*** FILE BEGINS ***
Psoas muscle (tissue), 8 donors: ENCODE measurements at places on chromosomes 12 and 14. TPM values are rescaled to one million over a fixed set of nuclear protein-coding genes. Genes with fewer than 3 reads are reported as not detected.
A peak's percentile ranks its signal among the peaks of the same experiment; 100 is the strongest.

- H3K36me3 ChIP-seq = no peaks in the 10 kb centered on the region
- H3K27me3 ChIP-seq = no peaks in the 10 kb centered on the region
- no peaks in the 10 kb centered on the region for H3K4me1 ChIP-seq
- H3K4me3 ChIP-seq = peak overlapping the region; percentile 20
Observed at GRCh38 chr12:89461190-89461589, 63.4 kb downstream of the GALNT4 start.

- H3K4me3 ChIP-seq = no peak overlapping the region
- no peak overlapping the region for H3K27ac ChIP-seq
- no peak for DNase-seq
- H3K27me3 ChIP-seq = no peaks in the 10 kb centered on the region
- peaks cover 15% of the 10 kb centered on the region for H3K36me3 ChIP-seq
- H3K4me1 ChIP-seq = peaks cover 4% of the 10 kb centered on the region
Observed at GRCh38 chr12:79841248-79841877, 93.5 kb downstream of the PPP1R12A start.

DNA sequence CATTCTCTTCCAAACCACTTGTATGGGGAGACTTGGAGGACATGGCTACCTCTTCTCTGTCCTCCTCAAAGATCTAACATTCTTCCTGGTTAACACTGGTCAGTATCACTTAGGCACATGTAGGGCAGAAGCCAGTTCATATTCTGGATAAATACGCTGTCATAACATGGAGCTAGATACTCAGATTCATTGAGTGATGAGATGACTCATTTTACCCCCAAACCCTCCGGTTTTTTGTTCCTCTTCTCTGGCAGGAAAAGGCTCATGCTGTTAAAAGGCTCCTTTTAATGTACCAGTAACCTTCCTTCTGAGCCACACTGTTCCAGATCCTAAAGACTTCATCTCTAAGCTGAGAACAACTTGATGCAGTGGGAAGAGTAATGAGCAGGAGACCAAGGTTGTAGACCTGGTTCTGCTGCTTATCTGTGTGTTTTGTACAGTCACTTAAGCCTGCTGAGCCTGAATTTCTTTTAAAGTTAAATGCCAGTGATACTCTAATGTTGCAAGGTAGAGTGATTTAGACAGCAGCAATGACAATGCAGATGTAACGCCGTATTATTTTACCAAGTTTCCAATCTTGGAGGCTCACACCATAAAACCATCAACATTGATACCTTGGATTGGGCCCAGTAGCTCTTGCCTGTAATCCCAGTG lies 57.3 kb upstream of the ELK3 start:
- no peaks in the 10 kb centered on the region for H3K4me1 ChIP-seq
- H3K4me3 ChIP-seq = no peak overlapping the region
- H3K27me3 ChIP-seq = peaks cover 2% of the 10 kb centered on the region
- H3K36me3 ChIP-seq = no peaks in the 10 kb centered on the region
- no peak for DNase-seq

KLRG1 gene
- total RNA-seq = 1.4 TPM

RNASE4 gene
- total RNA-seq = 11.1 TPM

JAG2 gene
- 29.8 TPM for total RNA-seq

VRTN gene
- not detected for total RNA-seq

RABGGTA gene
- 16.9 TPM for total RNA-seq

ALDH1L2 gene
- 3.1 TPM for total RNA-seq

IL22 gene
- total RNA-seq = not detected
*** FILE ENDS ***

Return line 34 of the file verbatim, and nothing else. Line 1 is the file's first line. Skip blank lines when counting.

- total RNA-seq = not detected